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The spread of metastases in cancer

26 September 2018 10:00

Sometimes negative results may point researchers in the right direction. The results, published in PLOS ONE September 4, 2018, scientists from the Medical University of South Carolina (MUSC) have investigated a protein called kinase 1 associated with VRK1, which, according to their hypothesis was important in metastasis. They found that instead of cancer cells migrate and invade other parts of the body, overexpression VRK1 had the opposite effect.

However, this behavior may help the cancer spread to other parts of the body, according to the Director of Research and Professor Hirschman Professor Paula Traktman in Cancer Center, MUSC Hollings.

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Traktman start with the idea that a high level of VRK1 may be associated with breast cancer. Other studies have suggested it, and own work Traktman showed that VRK1 depletion causes cells to grow more slowly and cause fewer tumors and fewer metastases in mice. Based on these results, Traktman wanted to see how the cells will grow when VRK1 is too pronounced. "The logic was that if we over-express VRK1, perhaps, the cells will grow faster, and perhaps they will be invasive and migratory and promote metastasis" - Traktman said.

To their surprise, they found that the opposite is true. When they are excessively VRK1 expressed in mammary epithelial cells grown in tissue culture plates, the cells did not grow faster than cells with normal levels VRK1. And, contrary to their hypothesis, the cells tend to migrate and invade much slower. But when nadrektory VRK1 were cultured in three-dimensional conditions simulating cloth, they grew faster and more established large colonies. Intrigued Traktman considered in more detail the characteristics of these cells. She examined a sign of cancer cells known as epithelial-mesenchymal transition, or EMT. Many cells undergo EMT on the path to cancer cells. The transition allows them to migrate from the tumor.

They noted that the high-VRK1 cells were more prone to formation of compounds from cell to cell, and had lower levels of mesenchymal markers are often present in cancerous cells. Rather, the cells seemed to be subjected to the opposite transition from mesenchymal to epithelial. The cells were much less likely to migrate.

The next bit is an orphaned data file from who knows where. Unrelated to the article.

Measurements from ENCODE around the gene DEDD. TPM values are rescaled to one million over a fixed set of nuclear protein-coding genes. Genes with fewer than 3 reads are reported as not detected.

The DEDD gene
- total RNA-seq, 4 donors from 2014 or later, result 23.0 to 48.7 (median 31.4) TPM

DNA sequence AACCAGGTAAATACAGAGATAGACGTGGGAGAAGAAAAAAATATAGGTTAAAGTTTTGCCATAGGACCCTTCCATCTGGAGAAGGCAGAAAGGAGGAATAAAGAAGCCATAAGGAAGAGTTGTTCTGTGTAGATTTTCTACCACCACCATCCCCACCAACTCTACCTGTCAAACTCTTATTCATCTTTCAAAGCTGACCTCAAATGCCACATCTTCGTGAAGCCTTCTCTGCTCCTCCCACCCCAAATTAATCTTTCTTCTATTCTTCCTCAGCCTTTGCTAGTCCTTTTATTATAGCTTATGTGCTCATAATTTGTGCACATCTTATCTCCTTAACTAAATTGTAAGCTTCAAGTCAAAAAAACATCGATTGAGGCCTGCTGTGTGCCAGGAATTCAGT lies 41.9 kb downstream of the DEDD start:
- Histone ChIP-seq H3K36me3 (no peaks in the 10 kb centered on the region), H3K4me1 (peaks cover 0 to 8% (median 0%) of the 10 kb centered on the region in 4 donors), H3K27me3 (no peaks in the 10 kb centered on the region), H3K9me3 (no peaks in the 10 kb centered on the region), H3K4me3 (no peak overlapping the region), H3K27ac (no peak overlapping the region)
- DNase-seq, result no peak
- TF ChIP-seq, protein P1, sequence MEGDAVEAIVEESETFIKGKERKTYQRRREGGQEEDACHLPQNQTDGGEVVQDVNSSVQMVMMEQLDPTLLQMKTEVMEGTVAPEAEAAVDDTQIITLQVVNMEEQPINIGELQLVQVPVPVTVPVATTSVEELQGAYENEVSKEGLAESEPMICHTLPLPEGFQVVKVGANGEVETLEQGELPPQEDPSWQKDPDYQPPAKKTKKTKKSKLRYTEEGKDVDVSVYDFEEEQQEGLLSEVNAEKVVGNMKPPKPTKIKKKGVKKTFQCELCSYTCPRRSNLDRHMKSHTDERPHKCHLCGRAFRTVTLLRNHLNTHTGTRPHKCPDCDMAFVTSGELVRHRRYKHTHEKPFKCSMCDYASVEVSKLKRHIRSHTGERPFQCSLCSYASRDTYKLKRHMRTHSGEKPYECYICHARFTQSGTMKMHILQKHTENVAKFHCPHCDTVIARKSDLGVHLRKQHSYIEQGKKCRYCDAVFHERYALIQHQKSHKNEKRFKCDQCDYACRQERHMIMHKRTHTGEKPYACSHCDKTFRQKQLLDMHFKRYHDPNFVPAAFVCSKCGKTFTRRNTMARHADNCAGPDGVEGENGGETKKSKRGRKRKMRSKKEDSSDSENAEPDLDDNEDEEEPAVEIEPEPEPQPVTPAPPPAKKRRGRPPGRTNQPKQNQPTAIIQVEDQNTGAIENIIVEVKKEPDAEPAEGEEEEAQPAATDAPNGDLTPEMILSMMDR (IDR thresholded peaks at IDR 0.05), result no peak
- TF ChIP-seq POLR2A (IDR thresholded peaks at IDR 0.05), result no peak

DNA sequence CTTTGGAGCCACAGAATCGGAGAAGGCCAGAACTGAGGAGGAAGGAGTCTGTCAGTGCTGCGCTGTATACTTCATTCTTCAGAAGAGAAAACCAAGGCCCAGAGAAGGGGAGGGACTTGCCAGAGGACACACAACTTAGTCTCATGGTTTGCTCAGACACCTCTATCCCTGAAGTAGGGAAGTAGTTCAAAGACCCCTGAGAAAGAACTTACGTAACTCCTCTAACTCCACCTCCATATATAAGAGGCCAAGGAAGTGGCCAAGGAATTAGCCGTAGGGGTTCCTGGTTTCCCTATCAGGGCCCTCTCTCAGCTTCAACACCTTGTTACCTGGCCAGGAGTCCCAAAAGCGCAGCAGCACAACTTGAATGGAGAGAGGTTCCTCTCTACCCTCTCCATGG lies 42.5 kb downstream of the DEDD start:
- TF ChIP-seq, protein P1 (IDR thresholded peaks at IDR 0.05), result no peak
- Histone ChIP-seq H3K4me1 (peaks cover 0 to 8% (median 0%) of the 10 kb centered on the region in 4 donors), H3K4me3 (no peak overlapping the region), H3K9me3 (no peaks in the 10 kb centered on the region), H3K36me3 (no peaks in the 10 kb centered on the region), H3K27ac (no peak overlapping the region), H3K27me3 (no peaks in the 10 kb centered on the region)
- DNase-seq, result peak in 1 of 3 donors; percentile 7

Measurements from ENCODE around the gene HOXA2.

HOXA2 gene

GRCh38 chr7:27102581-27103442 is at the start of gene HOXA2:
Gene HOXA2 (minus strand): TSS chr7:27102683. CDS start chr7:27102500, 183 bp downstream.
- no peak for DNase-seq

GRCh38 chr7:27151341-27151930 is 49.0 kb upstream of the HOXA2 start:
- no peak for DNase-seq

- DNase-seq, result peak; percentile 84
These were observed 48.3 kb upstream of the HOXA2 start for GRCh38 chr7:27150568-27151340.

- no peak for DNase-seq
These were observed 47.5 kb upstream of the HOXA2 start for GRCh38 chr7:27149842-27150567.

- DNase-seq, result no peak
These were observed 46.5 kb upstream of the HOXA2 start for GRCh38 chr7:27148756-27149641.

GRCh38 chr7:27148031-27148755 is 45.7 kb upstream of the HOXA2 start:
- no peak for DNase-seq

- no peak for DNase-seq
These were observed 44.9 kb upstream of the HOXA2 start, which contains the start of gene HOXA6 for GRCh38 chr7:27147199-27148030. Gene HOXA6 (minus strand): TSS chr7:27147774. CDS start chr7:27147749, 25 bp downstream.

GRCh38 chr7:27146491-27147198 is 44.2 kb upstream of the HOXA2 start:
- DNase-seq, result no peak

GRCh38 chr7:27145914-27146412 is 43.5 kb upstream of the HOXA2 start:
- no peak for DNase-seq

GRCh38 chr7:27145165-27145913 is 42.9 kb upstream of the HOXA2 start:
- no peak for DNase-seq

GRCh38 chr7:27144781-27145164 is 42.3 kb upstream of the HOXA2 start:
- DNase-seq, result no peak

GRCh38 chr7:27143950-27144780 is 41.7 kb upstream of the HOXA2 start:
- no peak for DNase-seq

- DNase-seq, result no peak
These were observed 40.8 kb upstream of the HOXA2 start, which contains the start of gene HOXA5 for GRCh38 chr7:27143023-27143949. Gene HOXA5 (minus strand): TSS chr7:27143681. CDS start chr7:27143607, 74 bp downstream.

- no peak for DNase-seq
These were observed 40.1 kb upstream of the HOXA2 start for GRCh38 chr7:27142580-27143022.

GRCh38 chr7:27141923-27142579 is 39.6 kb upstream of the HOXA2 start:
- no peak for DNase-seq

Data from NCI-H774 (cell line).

These negative results of these researchers in a new direction. If a high level of VRK1 forced cancer cells to migrate more slowly, perhaps, VRK1 was necessary in order for cells to colonize a new area of ​​the body. In this process, the cancer cells spread throughout the body, will have to abandon features that cause them to spread and take signs of cells that would secure them in place. This behavior allows metastases to start growing elsewhere in the body.

To confirm his new hypothesis Trakman teamed up with pathologist AK McKinnon at the Medical College of Wisconsin. McKinnon gave the team the cells from patients with breast cancer that had metastasized to the lymph nodes. They found much higher levels VRK1 metastases in the lymph nodes than in primary tumor cells. In addition, they studied the expression levels VRK1 in public databases of breast cancer and found that a high level of VRK1 associated with the most aggressive types of cancer. Such high levels were also associated with the worst prognosis in patients with metastatic breast cancer.

Trakman summarizes this process. "In order that the tumor was aggressive, some of the cells had to stop the primary tumor and invade through the surface and into the bloodstream, and then from the blood stream and find a new site," - said Trakman. "In order to form metastases in the new area, the cells must cease to be strangers and colonize." And it is possible that the expression of such VRK1 allows cancer cells to colonize new organs in the body.

This finding may be applicable to other types of cancer such as brain cancer , and liver cancer. In fact, high levels VRK1 found in certain types of liver cancer. These results justify the search for small molecules that can inhibit VRK1. In addition, VRK1 may one day become a biomarker for aggressive cancers which thus can inform oncologists, as they solve more advanced or conservative treatments.



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